If you thought green tea was the healthiest tea you could drink, let me introduce another possibility to you: hibiscus tea. In fact, hibiscus tea contains more antioxidants than the top of the line green tea, matcha tea, and it doesn’t contain caffeine. You may find you like the taste even better than other teas. So what should men know about the healthiest tea in the world?
What is Hibiscus Tea?
Hibiscus is a bright colored flowering plant that is native to tropical and subtropical areas of the world, but especially China, Egypt, Mexico, Sudan, and Thailand. More than 200 species belong to the genus Hibiscus, and the plant is often referred to sorrel or flor de Jamaica (or sometimes just Jamaica). The flowers are trumpet shaped and consist of five or more petals with colors that range from white to yellow, pink, red, purple, or orange.
The plant typically used to make hibiscus tea is from the Hibiscus sabdariffa flower. Hibiscus tea is an excellent source of various organic acids (e.g., citric acid, malic acid, tartaric acid), as well as vitamin C and minerals. The tea has a cranberry-like color and flavor and is tart, so you may want to add a little natural sweetener (see “How to Enjoy Hibiscus Tea” below.)
Perhaps the most important thing that can be said about hibiscus tea is that it is one of the richest sources of antioxidants in a beverage in the world. In a study published in Nutrition Journal, researchers explained how they developed a comprehensive food database that listed the antioxidant content of more than 3,100 foods, spices, beverages, herbs, and supplements.
After analyzing 283 different beverages, hibiscus tea beat matcha green tea when it came to antioxidant content. While green tea is still a very good beverage choice for antioxidants, hibiscus tea tops the list. (See video below for a hibiscus tea recipe.)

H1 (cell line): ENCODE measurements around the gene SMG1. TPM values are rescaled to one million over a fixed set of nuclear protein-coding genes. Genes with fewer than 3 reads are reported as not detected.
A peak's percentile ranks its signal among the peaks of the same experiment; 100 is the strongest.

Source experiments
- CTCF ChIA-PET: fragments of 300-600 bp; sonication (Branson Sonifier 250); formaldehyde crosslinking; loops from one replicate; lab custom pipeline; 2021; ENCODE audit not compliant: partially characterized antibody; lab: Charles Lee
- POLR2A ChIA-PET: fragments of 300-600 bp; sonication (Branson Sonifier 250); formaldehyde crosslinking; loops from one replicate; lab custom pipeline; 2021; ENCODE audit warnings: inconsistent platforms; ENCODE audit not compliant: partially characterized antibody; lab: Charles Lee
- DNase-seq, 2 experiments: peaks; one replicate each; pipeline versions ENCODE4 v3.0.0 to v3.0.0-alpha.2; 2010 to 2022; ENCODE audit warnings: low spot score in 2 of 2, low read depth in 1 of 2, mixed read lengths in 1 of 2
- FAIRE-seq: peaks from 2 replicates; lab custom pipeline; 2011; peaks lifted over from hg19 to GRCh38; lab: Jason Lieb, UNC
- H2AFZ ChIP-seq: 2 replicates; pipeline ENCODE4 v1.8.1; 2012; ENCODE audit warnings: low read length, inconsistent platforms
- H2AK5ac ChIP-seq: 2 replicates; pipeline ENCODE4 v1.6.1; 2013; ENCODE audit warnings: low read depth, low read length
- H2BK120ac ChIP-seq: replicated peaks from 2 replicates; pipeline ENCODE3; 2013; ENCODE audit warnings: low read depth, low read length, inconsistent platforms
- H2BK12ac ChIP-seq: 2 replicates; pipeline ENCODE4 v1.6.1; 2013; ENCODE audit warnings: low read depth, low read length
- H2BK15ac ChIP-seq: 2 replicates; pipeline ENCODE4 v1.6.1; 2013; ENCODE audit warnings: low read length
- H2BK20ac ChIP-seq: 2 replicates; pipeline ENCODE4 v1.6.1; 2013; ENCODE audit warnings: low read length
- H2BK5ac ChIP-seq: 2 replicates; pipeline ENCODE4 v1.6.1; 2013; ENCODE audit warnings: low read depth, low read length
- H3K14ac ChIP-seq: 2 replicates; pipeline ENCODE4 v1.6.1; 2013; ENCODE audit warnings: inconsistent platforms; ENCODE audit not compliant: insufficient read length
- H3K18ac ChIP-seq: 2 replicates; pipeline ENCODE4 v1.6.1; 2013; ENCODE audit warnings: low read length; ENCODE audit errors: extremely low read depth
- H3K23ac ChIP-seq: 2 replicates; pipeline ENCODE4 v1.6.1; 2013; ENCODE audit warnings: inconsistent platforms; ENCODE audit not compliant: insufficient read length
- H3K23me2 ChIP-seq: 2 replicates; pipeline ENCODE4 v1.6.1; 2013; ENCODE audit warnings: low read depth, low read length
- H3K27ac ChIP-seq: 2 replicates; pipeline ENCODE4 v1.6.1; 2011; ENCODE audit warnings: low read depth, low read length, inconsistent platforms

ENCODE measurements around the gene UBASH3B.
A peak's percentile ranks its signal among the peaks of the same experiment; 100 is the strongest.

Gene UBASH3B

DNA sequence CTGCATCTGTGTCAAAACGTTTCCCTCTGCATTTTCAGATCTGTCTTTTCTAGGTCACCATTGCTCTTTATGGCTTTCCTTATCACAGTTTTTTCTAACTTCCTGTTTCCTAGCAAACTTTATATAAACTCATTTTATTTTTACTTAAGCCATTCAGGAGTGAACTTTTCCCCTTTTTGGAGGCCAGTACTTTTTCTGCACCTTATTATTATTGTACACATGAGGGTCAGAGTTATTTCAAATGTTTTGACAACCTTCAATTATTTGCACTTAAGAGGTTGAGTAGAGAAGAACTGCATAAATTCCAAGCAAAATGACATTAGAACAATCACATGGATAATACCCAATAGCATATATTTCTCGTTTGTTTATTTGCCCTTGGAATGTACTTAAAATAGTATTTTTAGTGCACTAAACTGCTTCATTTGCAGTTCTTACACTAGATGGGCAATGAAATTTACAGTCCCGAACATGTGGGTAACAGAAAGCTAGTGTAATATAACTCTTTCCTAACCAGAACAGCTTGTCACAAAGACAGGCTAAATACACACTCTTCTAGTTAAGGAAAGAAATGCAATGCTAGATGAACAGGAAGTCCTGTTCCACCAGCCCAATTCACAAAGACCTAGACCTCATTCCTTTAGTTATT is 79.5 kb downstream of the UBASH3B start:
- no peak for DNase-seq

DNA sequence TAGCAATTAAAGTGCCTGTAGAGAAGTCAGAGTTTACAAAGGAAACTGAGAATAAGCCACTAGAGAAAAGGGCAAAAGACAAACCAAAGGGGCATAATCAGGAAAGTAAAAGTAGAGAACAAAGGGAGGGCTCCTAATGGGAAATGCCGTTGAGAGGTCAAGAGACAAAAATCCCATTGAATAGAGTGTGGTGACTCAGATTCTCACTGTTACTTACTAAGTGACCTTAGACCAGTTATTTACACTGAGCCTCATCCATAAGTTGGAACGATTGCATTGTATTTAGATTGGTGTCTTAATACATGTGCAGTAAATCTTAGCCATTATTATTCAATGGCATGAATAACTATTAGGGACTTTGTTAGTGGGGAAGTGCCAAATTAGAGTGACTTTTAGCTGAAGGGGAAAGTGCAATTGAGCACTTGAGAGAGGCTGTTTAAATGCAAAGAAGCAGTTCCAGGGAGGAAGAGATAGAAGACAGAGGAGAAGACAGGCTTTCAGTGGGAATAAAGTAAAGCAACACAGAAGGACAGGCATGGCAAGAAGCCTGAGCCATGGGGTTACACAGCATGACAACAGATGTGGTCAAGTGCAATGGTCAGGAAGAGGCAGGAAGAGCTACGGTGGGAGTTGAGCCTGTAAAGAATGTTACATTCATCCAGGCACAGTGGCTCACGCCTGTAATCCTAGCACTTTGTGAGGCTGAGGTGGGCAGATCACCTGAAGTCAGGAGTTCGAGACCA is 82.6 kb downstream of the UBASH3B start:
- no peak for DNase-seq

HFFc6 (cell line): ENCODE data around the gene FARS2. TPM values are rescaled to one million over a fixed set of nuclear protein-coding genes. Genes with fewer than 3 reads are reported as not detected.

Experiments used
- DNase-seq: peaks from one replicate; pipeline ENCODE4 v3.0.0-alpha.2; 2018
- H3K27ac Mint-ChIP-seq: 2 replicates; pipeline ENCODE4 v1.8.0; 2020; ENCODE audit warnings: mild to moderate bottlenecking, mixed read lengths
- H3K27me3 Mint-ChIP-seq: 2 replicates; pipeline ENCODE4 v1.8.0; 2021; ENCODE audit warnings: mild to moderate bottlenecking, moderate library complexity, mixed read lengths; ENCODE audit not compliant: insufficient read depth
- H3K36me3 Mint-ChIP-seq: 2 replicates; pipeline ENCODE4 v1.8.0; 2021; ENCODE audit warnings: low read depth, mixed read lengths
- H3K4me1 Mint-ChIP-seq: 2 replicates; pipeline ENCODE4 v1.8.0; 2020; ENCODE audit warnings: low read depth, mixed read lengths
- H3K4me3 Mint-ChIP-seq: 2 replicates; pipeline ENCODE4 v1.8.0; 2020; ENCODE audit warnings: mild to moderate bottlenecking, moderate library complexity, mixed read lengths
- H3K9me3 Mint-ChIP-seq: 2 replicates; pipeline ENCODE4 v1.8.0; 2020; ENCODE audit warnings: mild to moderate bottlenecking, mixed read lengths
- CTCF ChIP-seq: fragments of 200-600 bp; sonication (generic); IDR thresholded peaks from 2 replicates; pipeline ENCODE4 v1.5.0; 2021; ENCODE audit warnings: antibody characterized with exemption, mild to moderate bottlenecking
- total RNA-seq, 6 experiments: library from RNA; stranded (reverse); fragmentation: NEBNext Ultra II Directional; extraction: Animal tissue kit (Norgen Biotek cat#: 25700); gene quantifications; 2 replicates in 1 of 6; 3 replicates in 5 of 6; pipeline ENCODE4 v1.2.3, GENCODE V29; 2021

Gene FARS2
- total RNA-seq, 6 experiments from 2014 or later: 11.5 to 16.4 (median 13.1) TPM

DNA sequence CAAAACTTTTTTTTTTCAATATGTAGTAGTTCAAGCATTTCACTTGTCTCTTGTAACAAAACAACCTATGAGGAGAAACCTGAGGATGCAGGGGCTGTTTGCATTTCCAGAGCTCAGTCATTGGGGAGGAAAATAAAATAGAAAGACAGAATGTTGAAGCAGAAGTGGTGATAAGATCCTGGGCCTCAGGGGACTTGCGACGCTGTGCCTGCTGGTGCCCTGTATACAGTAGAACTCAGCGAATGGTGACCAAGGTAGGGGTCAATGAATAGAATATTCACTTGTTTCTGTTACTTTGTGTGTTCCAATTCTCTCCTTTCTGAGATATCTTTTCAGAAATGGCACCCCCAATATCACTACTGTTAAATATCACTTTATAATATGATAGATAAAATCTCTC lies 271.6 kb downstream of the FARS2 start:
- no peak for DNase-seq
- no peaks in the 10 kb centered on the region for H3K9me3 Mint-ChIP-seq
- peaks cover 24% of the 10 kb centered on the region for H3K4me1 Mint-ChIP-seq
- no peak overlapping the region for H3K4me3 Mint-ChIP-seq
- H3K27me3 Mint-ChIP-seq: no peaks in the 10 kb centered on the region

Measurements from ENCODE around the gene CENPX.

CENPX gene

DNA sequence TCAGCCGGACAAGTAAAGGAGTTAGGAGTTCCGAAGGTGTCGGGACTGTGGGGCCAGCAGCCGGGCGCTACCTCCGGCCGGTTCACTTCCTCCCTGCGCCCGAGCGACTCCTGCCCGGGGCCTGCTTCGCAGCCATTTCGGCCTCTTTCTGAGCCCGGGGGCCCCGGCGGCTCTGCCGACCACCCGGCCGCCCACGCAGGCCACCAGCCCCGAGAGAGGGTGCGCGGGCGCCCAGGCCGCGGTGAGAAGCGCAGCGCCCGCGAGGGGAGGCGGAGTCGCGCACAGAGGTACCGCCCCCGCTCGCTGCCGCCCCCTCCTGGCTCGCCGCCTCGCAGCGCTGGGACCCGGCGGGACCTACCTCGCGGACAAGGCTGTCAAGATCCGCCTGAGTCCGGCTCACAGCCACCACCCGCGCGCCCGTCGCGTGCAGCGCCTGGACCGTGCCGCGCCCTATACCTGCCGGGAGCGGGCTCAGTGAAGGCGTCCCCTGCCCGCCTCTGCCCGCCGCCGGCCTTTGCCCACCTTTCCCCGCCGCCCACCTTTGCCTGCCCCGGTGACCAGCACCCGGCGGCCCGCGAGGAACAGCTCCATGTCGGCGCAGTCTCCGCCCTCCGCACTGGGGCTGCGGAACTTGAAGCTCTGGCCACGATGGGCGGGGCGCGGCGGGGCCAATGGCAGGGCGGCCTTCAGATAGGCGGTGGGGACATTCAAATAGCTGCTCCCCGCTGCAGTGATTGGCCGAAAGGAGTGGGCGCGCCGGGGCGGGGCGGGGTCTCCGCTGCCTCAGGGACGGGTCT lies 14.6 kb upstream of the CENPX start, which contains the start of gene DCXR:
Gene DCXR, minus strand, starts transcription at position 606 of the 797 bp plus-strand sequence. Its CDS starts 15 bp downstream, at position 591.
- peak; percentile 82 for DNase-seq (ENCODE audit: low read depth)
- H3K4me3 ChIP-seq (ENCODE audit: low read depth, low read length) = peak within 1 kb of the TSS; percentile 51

Over the centuries, hibiscus has been valued for its ability to support heart health, soothe upper respiratory conditions, help skin health, and relieve constipation, but the one condition that has been supported by research is high blood pressure.
Studies of Hibiscus Tea
In fact, a 2012 Tufts University study published in the Journal of Nutrition reported that hibiscus tea demonstrated promising results when pitted against placebo tea. In the double-blind, placebo-controlled study, 65 adults with prehypertension or mild hypertension were given either three 240-mL servings of either hibuscus or placebo tea daily for six weeks.
At the end of six weeks, adults who had consumed the hibiscus tea had a lower systolic blood pressure when compared with adults in the placebo group, but the same was not true for diastolic pressure. The authors concluded that “daily consumption of hibiscus tea…lowers BP in pre- and mildly hypertensive adults and may prove an effective component of the dietary changes recommended for people with these conditions.”
The healthful benefits of hibiscus don’t end there. Another study explored the impact of hibiscus extract powder in patients with metabolic syndrome. Metabolic syndrome is a combination of disorders that increase a person’s risk of developing diabetes and cardiovascular disease. Components of metabolic syndrome include insulin resistance, obesity, high blood pressure, elevated triglycerides, and low “good” cholesterol (high-density lipoprotein, HDL).
The study evaluated the effects of Hibiscus sabdariffa extract powder on people with and without metabolic syndrome. All the participants took 100-mg capsules of hibiscus extract daily for one month. At the end of the month, individuals with metabolic syndrome showed significantly lower levels of glucose and total cholesterol as well as an in increase in HDL levels. Hibiscus extract also lowered triglyceride levels in people with and without metabolic syndrome.
How to Enjoy Hibiscus Tea
Michael Greger, MD, a general practitioner who specializes in clinical nutrition and current Director of Public Health and Animal Agriculture at the Humane Society of the United States, explains in the following video how to prepare a quick and delicious batch of hibiscus tea.
When shopping for hibiscus tea, look for either 100% hibiscus or combination teas that list hibiscus as the first ingredient. To sweeten your tea, Dr. Greger mentions adding either erythritol (a naturally derived no-calorie sugar substitute) or dates, but you can also use a dab of agave nectar, pure maple syrup, or honey. More info at NutritionFacts.org